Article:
This year's extreme weather broke more than 120,000 daily records across the US -- from temperatures to precipitation and snowfall records, according to the National Climatic Data Center.
While the total number of daily records aren't that unusual compared to previous years, meteorologist Guy Walton told CNN, the bigger picture is.
"We should see the wettest year in recorded history, or at least since records have been kept in 1895," Walton said, who has spent more than 30 years as a meteorologist.
The Midwest was particularly hit hard earlier this year, with large areas under water. The flooding devastated farms in parts of Nebraska and Iowa, killing livestock and ruining harvests.
And climate experts suggest the extreme nature of this year's weather -- from record flooding to record highs -- is a red flag.
It was 70 degrees in Alaska. In March
There were a lot of first-time-evers for communities across the US.
The first time Nick Dombek's five-year-old son saw snow falling at their house on the east side of Tallahassee, Florida.
The first time Assistant Chief Bimbo Gifford had to battle a fire in freezing temperatures with wind chills of minus-50 degrees. He's been a volunteer with Wisconsin's Cameron Fire Department for decades.
The first time Alaska saw 70-degree weather as early as March. And with the Arctic warming twice as fast as the rest of the plane, the summer was no better.
On the Fourth of July, Anchorage was hotter than Key West at 90 degrees, setting a new all-time record, according to the National Weather Service.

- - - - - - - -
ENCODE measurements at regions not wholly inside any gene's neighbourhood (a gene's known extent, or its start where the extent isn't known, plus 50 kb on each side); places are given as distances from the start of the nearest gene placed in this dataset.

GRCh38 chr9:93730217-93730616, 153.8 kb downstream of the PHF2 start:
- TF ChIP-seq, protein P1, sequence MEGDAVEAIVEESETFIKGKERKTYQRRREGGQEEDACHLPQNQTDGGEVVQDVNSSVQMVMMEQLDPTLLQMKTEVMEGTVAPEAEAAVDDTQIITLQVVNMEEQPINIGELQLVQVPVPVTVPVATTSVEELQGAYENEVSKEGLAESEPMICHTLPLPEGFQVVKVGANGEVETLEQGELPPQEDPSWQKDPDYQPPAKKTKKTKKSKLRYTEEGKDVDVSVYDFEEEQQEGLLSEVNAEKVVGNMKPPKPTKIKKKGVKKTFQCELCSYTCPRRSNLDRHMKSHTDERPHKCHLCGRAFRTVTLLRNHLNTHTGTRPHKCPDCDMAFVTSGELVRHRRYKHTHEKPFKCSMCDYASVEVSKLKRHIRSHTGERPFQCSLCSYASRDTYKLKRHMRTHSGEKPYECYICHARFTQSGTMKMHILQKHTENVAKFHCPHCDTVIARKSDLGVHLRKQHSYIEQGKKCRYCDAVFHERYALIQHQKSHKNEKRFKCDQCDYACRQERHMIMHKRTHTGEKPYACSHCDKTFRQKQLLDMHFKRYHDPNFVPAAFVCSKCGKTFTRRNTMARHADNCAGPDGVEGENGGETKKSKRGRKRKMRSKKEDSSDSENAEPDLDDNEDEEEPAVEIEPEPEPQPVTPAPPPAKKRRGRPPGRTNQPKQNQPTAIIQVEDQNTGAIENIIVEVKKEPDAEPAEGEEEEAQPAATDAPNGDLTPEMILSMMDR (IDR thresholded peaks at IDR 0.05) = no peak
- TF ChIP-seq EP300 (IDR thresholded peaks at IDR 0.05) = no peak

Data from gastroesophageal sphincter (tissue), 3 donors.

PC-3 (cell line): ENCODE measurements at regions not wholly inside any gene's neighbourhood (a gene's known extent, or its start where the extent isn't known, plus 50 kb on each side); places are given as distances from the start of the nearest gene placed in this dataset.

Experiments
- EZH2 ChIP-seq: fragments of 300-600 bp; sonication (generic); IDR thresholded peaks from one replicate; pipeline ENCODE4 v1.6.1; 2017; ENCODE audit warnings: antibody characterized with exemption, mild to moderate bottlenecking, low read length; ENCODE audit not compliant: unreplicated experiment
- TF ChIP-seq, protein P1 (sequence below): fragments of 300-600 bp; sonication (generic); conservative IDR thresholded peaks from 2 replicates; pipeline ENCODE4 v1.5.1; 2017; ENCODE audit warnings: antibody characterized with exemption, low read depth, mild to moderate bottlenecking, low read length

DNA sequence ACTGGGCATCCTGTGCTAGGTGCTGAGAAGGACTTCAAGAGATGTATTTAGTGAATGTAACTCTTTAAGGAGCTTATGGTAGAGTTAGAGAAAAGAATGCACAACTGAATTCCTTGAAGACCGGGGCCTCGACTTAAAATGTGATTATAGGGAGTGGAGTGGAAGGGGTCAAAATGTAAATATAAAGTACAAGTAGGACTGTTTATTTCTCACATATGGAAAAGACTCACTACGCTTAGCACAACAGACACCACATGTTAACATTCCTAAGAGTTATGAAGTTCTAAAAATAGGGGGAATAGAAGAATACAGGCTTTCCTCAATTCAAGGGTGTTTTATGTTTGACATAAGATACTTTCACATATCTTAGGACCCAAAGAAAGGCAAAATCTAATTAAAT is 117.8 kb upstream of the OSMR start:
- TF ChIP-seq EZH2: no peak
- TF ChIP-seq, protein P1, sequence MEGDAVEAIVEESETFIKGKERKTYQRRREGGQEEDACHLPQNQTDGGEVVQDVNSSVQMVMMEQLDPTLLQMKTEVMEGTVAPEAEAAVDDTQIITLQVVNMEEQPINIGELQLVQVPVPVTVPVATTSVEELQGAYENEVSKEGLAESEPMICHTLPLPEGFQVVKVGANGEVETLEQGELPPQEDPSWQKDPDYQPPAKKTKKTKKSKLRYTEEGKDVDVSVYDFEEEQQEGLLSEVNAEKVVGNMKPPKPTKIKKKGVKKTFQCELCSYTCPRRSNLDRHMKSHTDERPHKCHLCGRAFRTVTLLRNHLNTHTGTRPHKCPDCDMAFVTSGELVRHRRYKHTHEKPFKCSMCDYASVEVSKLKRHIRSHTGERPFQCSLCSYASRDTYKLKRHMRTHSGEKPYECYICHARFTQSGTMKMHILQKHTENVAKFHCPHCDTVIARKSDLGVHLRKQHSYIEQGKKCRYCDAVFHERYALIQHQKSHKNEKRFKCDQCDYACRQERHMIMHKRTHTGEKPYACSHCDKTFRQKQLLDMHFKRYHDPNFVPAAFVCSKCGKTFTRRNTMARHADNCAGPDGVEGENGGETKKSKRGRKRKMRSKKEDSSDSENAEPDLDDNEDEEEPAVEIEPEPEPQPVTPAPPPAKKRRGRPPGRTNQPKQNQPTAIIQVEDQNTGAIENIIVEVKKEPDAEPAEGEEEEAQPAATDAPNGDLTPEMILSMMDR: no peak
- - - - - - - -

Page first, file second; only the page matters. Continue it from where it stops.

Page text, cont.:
All this has meant a lack of sea ice for Alaska this fall, according to the National Park Service, with ice coverage in the Arctic at the lowest levels ever recorded. Which is critical to the coast's ecosystem, since sea ice sustains millions of organisms.
"You'll see that when it comes to alarming changes, the last frontier feels like the first in line," CNN Chief Climate Correspondent Bill Weir said after traveling across Alaska this summer.
And across the Southeast, it was a seemingly "never-ending summer," with temperatures up to 100 degrees lasting into October, CNN Meteorologist Brandon Miller said.
The unseasonable heat has been part of the larger pattern of climate change. And Walton says a new state will have to brace for the global domino effect -- Hawaii.
Hawaii state park sees snow for the first time
Despite its tropical climate, Hawaii has seen hundreds of record highs this year. And record lows. Like near Maui's Polipoli State Park, when it was blanketed by snow.
"For perhaps the first time ever, snow has fallen in a Hawai'i State Park," the Department of Land and Natural Resources said in February. "It could be the lowest elevant snow ever recorded in the state."
But Walton points to the hundreds of record highs the islands experience this year.
Like the 97-degrees recorded in late September by a weather station near the Honolulu Zoo, setting an all-time record, according to the NCDC.
"Beyond temperatures getting more uncomfortable in an already warm environment, our 50th state will get more susceptible to organized tropical activity moving from the east and south due to an overall hotter surroundings," Walton said on his site tracking historical weather data.
"To sum up," Walton said, "here we have one more case for a warming world."